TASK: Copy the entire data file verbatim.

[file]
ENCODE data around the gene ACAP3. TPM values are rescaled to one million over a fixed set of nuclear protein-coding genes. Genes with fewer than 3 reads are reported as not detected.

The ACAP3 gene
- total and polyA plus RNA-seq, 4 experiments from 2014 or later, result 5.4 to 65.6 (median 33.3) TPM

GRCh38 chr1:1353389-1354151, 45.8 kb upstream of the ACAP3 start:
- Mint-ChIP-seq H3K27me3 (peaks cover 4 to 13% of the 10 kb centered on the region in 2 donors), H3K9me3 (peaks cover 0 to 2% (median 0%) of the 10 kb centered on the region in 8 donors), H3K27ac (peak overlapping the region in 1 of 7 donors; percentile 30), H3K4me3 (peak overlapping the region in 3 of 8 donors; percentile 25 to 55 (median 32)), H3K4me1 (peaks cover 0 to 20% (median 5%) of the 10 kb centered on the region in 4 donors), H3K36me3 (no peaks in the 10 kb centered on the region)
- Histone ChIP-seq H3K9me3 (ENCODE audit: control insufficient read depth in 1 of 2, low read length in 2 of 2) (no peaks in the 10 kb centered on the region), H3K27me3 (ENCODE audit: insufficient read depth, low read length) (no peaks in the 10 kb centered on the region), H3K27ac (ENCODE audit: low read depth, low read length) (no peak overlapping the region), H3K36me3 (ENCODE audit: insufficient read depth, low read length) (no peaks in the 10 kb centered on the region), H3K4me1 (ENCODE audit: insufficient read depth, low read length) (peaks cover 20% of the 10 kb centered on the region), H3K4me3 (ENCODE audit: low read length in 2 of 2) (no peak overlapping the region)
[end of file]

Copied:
ENCODE data around the gene ACAP3. TPM values are rescaled to one million over a fixed set of nuclear protein-coding genes. Genes with fewer than 3 reads are reported as not detected.

The ACAP3 gene
- total and polyA plus RNA-seq, 4 experiments from 2014 or later, result 5.4 to 65.6 (median 33.3) TPM

GRCh38 chr1:1353389-1354151, 45.8 kb upstream of the ACAP3 start:
- Mint-ChIP-seq H3K27me3 (peaks cover 4 to 13% of the 10 kb centered on the region in 2 donors), H3K9me3 (peaks cover 0 to 2% (median 0%) of the 10 kb centered on the region in 8 donors), H3K27ac (peak overlapping the region in 1 of 7 donors; percentile 30), H3K4me3 (peak overlapping the region in 3 of 8 donors; percentile 25 to 55 (median 32)), H3K4me1 (peaks cover 0 to 20% (median 5%) of the 10 kb centered on the region in 4 donors), H3K36me3 (no peaks in the 10 kb centered on the region)
- Histone ChIP-seq H3K9me3 (ENCODE audit: control insufficient read depth in 1 of 2, low read length in 2 of 2) (no peaks in the 10 kb centered on the region), H3K27me3 (ENCODE audit: insufficient read depth, low read length) (no peaks in the 10 kb centered on the region), H3K27ac (ENCODE audit: low read depth, low read length) (no peak overlapping the region), H3K36me3 (ENCODE audit: insufficient read depth, low read length) (no peaks in the 10 kb centered on the region), H3K4me1 (ENCODE audit: insufficient read depth, low read length) (peaks cover 20% of the 10 kb centered on the region), H3K4me3 (ENCODE audit: low read length in 2 of 2) (no peak overlapping the region)